Los derechos humanos y la lepra

PRAGA – Al final del año pasado, la Asamblea General de las Naciones Unidas aprobó por unanimidad una resolución sobre principios y directrices para poner fin a la discriminación contra las personas afectadas por la lepra y sus familiares.

Dicha resolución constituyó la culminación de varios años de presiones a las instituciones de las NN.UU. por parte de grupos y personas dedicadas a centrar la atención en una cuestión de derechos humanos pasada por alto: la discriminación social sufrida por las personas a las que se diagnostica lepra. De hecho, la discriminación suele continuar aun después de que se hayan curado, lo que arruina no sólo su vida, sino también la de sus familiares.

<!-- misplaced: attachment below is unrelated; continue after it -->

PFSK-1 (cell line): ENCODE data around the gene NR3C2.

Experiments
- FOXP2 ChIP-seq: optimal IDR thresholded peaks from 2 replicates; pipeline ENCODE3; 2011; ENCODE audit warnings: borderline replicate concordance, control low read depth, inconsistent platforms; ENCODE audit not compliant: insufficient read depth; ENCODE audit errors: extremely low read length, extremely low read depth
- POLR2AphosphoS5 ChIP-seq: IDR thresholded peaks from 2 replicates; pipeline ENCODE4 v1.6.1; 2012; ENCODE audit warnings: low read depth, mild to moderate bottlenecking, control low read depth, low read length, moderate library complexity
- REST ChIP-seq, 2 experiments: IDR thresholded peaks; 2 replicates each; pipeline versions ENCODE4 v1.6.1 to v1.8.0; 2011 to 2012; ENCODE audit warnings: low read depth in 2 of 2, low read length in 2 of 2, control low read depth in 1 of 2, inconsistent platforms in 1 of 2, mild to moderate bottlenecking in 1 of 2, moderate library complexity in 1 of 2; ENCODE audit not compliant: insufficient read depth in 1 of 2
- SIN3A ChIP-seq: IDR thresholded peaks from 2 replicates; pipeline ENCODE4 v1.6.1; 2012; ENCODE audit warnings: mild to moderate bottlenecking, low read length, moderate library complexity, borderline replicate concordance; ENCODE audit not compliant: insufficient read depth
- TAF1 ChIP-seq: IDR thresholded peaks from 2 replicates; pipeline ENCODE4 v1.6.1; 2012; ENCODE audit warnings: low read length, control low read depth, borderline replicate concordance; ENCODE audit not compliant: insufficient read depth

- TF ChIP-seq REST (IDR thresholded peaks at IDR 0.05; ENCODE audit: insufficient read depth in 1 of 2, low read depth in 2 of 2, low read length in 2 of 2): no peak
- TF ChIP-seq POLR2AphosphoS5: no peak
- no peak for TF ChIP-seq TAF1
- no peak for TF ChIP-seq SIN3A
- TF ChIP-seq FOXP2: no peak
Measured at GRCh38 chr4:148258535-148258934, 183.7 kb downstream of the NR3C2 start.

Durante gran parte de su larga historia, la lepra fue temida por ser una enfermedad incurable y que desfiguraba. Las personas que la contraían eran expulsadas de sus comunidades. Con frecuencia acababan en aldeas aisladas o islas remotas, condenadas por la sociedad a pasar el resto de su vida como marginados sociales.

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